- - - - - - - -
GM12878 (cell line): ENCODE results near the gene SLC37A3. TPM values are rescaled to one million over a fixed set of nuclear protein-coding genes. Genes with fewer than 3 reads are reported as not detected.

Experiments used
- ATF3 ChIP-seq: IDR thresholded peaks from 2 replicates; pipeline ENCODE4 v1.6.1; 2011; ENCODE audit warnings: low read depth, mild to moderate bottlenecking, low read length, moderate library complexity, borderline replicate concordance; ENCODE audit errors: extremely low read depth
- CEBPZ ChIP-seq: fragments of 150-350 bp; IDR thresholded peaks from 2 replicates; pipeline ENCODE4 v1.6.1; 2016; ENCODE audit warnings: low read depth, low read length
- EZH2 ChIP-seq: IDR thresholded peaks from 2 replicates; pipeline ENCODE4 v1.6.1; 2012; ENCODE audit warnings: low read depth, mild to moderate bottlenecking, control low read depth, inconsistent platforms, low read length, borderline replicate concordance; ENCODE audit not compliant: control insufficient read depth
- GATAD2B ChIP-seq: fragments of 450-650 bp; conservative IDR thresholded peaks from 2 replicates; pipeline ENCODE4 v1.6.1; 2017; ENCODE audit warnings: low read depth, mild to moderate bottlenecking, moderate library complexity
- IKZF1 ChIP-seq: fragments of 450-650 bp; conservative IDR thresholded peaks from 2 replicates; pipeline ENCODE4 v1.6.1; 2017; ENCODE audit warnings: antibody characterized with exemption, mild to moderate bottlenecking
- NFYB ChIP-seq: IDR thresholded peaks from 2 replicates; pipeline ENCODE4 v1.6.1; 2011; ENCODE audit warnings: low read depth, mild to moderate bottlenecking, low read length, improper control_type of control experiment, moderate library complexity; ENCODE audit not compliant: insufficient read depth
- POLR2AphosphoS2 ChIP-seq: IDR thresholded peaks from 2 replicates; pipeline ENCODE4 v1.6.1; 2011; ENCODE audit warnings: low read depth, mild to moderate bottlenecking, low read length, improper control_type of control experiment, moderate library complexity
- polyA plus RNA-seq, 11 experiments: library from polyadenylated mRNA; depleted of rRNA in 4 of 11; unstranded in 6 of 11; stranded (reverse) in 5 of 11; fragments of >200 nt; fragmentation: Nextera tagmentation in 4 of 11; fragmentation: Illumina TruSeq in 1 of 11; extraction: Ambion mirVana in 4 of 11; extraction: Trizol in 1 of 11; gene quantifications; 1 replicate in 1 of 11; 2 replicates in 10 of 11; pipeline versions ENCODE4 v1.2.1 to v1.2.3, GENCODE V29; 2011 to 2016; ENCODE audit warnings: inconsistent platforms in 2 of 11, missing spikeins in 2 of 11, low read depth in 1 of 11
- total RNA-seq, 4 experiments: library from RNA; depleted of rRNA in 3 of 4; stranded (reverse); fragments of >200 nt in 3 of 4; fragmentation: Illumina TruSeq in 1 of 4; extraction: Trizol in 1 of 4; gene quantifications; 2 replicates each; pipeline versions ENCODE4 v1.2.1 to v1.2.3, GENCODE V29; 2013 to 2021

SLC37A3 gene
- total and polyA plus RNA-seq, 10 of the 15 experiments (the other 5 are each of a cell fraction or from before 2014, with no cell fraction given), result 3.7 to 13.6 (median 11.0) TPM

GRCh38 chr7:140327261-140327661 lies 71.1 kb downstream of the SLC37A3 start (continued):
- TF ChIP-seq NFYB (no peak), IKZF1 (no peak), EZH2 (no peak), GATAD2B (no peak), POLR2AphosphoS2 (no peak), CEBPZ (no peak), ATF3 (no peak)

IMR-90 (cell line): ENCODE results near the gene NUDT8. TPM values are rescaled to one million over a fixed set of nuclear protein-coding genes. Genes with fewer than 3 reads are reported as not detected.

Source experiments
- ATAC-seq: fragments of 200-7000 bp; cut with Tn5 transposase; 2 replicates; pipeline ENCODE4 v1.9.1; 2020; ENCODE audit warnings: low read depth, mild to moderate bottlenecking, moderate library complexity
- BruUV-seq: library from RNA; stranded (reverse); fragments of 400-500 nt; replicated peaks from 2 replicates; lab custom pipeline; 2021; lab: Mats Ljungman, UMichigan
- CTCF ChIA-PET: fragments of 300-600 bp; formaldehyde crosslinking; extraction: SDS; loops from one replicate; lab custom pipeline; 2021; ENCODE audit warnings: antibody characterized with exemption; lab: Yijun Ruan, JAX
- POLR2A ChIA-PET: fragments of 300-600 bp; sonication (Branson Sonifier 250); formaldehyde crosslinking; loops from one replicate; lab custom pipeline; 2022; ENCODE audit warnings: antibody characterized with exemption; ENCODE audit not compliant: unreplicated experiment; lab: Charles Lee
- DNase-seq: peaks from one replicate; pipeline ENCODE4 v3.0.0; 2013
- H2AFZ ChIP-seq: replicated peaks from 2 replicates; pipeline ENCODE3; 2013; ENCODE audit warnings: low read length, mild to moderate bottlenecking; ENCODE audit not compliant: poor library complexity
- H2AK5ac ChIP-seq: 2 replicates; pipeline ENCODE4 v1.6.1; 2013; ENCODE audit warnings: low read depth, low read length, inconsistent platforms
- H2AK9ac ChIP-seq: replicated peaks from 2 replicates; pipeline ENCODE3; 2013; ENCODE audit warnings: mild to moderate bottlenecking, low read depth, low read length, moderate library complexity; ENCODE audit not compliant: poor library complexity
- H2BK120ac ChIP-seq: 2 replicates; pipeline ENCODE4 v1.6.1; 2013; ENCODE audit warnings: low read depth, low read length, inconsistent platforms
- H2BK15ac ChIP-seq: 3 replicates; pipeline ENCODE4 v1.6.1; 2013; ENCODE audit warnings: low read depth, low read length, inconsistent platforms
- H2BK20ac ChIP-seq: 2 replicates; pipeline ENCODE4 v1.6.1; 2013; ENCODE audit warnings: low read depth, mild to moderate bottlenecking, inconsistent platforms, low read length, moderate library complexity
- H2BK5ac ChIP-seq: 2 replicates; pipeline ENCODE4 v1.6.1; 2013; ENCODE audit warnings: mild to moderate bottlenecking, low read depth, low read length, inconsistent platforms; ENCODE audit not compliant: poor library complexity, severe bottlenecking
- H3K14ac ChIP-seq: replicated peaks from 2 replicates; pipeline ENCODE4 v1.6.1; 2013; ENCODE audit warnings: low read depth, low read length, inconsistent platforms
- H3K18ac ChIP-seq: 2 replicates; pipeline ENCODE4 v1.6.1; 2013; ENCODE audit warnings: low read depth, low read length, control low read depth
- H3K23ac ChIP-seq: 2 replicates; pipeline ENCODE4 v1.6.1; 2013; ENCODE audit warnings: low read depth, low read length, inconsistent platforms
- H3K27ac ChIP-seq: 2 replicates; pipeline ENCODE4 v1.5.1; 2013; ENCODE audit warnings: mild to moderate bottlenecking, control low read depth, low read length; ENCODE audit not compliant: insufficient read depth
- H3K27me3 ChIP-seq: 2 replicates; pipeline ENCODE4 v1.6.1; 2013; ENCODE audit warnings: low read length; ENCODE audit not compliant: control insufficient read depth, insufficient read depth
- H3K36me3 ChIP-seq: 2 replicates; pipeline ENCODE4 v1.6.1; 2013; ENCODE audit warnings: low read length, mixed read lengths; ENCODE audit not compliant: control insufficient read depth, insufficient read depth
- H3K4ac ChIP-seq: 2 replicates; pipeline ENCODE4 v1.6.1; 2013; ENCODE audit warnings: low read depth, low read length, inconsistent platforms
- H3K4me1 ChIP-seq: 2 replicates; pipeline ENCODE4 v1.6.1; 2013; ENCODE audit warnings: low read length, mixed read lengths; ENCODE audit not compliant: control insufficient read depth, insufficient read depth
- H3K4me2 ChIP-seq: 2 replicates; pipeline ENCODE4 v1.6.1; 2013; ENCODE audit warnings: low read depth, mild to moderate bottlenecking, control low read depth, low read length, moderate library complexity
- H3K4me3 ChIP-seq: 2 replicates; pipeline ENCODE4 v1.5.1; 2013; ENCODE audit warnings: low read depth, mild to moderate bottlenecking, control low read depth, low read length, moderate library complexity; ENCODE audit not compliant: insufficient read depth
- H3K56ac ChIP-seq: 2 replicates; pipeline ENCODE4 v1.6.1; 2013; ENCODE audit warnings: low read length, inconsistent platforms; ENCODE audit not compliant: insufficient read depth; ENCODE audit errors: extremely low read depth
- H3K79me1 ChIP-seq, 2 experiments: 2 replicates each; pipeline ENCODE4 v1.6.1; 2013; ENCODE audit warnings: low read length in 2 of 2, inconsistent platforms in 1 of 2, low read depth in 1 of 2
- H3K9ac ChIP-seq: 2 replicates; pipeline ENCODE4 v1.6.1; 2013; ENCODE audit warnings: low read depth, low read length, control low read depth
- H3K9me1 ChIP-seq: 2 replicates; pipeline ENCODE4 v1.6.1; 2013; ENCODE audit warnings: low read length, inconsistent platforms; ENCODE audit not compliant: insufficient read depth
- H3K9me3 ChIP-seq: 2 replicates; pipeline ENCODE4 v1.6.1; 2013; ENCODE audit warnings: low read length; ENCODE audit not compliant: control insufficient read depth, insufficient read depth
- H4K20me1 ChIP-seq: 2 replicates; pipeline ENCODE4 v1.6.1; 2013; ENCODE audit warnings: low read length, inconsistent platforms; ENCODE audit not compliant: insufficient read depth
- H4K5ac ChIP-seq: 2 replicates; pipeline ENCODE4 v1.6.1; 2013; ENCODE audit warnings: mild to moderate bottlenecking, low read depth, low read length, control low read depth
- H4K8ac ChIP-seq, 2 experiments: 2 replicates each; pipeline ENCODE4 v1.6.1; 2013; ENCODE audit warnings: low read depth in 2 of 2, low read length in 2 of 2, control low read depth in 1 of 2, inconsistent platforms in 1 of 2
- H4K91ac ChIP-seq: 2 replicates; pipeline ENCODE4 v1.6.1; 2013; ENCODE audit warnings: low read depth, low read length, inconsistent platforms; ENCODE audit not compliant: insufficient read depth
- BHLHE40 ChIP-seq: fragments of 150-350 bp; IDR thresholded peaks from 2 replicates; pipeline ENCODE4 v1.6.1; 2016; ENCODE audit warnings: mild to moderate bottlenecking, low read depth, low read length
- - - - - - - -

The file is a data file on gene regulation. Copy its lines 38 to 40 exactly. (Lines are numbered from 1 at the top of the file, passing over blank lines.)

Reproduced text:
- H3K4me2 ChIP-seq: 2 replicates; pipeline ENCODE4 v1.6.1; 2013; ENCODE audit warnings: low read depth, mild to moderate bottlenecking, control low read depth, low read length, moderate library complexity
- H3K4me3 ChIP-seq: 2 replicates; pipeline ENCODE4 v1.5.1; 2013; ENCODE audit warnings: low read depth, mild to moderate bottlenecking, control low read depth, low read length, moderate library complexity; ENCODE audit not compliant: insufficient read depth
- H3K56ac ChIP-seq: 2 replicates; pipeline ENCODE4 v1.6.1; 2013; ENCODE audit warnings: low read length, inconsistent platforms; ENCODE audit not compliant: insufficient read depth; ENCODE audit errors: extremely low read depth